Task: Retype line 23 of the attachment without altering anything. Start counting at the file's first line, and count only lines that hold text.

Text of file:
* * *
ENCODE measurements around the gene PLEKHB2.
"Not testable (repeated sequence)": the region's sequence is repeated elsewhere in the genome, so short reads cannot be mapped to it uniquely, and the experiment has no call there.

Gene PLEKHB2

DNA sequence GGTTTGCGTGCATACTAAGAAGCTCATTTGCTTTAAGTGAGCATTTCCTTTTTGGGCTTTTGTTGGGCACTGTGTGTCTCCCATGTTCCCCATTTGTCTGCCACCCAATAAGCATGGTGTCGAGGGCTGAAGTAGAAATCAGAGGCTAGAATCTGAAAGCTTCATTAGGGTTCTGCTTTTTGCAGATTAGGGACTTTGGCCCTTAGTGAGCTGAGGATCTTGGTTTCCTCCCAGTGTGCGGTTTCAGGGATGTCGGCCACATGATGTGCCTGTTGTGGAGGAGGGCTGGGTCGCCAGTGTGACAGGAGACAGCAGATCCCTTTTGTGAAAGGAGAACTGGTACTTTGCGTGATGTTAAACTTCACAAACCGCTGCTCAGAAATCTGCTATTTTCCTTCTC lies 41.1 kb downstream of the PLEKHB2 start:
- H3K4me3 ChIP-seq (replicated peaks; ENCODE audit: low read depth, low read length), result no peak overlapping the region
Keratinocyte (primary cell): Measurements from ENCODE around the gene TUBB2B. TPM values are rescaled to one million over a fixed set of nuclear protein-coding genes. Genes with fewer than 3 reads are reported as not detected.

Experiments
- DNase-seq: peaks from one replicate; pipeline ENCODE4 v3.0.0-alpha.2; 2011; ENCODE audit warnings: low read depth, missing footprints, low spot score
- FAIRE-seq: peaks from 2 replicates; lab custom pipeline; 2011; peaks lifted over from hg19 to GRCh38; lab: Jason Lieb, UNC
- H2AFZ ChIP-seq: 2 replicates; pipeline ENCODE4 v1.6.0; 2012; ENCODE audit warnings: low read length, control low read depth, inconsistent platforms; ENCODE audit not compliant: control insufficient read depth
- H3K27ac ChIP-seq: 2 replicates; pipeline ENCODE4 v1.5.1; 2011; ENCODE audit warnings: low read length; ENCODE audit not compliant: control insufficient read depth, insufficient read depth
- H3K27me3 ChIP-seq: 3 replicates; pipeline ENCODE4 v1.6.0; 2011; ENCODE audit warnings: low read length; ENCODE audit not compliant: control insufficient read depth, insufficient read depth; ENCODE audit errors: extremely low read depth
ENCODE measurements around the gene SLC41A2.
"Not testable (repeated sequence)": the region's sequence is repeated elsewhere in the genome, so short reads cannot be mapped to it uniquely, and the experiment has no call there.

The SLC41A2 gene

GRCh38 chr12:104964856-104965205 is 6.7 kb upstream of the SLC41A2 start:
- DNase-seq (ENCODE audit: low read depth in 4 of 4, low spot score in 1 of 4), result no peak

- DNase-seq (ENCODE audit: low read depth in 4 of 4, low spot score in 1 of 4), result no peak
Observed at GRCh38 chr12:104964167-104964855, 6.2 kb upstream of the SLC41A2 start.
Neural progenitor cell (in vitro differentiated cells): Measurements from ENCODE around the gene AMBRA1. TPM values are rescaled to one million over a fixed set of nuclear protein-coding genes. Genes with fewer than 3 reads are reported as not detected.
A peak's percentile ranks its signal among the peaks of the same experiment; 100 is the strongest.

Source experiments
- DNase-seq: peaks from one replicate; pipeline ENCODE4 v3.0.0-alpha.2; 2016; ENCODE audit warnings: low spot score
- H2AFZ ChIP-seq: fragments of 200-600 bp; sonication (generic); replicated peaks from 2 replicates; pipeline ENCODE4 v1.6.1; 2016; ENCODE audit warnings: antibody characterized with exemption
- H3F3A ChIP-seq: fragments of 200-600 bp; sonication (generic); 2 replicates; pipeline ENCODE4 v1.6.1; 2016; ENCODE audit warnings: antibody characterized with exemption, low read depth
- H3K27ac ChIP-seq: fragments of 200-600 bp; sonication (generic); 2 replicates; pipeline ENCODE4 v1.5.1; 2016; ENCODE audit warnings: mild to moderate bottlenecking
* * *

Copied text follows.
- DNase-seq: peaks from one replicate; pipeline ENCODE4 v3.0.0-alpha.2; 2016; ENCODE audit warnings: low spot score